Of Dice and Men: The Story of Dungeons & Dragons and the People Who Play It

Written by:
David M. Ewalt

Unabridged Audiobook

Release Date
August 2013
8 hours 21 minutes
The Hobbit meets Moneyball in this definitive book on Dungeons & Dragons—from its origins and rise to cultural prominence to the continued effects on popular culture today.


Ancient red dragons with 527 hit points, +44 to attack, and a 20d10 breath weapon, to be specific. In the world of fantasy role-playing, those numbers describe a winged serpent with immense strength and the ability to spit fire. There are few beasts more powerful—just like there are few games more important than Dungeons & Dragons.

Even if you’ve never played Dungeons & Dragons, you probably know someone who has: the game has had a profound influence on our culture. Released in 1974—decades before the Internet and social media—Dungeons & Dragons inspired one of the original nerd subcultures, and is still revered by millions of fans around the world. Now the authoritative history and magic of the game are revealed by an award-winning journalist and lifelong D&D player.

In Of Dice and Men, David Ewalt recounts the development of Dungeons & Dragons from the game’s roots on the battlefields of ancient Europe, through the hysteria that linked it to satanic rituals and teen suicides, to its apotheosis as father of the modern video-game industry. As he chronicles the surprising history of the game’s origins (a history largely unknown even to hardcore players) and examines D&D’s profound impact, Ewalt weaves laser-sharp subculture analysis with his own present-day gaming experiences. An enticing blend of history, journalism, narrative, and memoir, Of Dice and Men sheds light on America’s most popular (and widely misunderstood) form of collaborative entertainment.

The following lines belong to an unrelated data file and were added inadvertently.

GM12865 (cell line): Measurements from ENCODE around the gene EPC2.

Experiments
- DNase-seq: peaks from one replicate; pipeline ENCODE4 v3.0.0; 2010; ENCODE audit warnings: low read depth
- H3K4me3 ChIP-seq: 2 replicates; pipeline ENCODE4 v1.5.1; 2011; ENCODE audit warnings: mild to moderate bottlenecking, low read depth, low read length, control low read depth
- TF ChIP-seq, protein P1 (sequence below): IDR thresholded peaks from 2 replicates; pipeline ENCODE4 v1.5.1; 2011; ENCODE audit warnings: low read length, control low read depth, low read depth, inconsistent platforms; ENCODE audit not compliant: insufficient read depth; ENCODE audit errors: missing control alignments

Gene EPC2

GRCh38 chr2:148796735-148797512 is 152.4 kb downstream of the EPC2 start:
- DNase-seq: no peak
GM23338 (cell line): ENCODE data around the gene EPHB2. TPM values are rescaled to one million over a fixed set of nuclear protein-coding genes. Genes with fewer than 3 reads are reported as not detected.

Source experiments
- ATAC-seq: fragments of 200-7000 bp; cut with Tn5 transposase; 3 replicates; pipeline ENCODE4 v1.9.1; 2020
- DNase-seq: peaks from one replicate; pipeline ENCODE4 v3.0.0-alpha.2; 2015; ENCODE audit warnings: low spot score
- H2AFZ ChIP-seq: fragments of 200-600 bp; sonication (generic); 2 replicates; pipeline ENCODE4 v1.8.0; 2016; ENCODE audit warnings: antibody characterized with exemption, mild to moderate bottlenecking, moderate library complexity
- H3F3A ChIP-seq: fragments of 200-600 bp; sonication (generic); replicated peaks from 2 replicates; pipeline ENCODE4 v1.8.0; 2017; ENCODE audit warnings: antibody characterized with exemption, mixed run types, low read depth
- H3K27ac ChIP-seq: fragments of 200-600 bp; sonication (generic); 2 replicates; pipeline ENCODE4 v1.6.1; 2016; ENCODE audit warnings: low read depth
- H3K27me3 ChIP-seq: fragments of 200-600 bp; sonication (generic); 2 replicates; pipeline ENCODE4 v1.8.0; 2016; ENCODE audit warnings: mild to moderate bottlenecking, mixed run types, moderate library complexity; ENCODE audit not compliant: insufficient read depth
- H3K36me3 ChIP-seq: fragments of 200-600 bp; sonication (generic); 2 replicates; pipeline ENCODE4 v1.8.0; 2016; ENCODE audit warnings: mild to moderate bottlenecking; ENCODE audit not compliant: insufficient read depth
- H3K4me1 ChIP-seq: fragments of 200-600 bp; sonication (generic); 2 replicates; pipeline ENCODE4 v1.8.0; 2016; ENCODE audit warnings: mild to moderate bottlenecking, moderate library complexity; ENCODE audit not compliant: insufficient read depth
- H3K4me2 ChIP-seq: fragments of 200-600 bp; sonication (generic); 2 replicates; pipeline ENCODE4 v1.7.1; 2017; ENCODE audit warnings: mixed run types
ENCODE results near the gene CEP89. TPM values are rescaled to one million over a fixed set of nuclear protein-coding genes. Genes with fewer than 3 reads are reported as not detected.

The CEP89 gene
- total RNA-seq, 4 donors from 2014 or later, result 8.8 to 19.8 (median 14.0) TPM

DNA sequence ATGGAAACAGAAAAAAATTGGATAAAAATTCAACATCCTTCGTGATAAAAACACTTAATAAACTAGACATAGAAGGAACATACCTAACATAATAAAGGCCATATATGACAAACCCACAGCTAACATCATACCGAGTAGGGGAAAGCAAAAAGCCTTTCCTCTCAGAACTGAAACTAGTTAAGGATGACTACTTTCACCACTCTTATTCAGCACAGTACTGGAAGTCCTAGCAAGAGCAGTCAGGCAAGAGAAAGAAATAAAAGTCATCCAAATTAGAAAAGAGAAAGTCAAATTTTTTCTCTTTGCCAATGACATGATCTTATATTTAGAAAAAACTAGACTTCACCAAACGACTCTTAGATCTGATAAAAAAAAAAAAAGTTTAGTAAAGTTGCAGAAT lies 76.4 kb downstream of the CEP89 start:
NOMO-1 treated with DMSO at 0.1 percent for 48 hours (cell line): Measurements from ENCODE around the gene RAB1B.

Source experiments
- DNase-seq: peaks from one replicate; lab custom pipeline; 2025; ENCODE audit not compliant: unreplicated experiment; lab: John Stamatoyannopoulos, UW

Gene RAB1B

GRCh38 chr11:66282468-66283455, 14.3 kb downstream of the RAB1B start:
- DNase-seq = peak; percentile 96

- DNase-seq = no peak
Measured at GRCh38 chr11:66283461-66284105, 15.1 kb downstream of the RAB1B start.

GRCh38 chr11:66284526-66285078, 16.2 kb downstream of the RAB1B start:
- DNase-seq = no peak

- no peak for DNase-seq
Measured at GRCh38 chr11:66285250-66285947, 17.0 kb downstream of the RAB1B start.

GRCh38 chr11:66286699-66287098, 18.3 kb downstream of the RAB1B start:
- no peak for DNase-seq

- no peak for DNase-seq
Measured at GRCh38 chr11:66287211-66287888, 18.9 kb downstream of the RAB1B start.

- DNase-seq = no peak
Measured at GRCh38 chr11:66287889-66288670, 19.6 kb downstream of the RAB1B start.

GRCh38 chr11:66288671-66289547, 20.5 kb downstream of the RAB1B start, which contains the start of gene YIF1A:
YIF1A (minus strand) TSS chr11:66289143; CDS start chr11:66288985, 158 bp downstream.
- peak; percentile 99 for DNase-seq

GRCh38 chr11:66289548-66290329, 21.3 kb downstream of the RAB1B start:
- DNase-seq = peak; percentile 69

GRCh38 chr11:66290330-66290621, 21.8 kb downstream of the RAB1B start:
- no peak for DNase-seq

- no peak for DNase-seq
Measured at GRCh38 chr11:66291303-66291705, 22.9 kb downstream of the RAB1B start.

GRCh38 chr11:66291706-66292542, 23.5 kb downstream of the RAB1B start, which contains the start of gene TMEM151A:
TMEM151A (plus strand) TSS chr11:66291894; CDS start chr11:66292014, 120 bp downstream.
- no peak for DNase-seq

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Mildly entertaining, however the "Admitting to playing DnD is only slightly more acceptable than admitting to animal cruelty" line is... a lot, and then when the author talks about his 34 year old friend marrying a 22 year old girl, his other friend wearing a fedora with a leather trench coat, you began to get the picture of one of "those" geeks, the ones who are bitter and mean spirited and pretty much kinda sucky.

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Great insight into the history of D&D. I really enjoyed learning about the office politics (that sounds sarcastic, but it's sincere!) There's not much information about the game itself; it's mostly focused on the men behind the project. Makes me wish I had been able to be a part of such an incredible project back when the gears first started turning.

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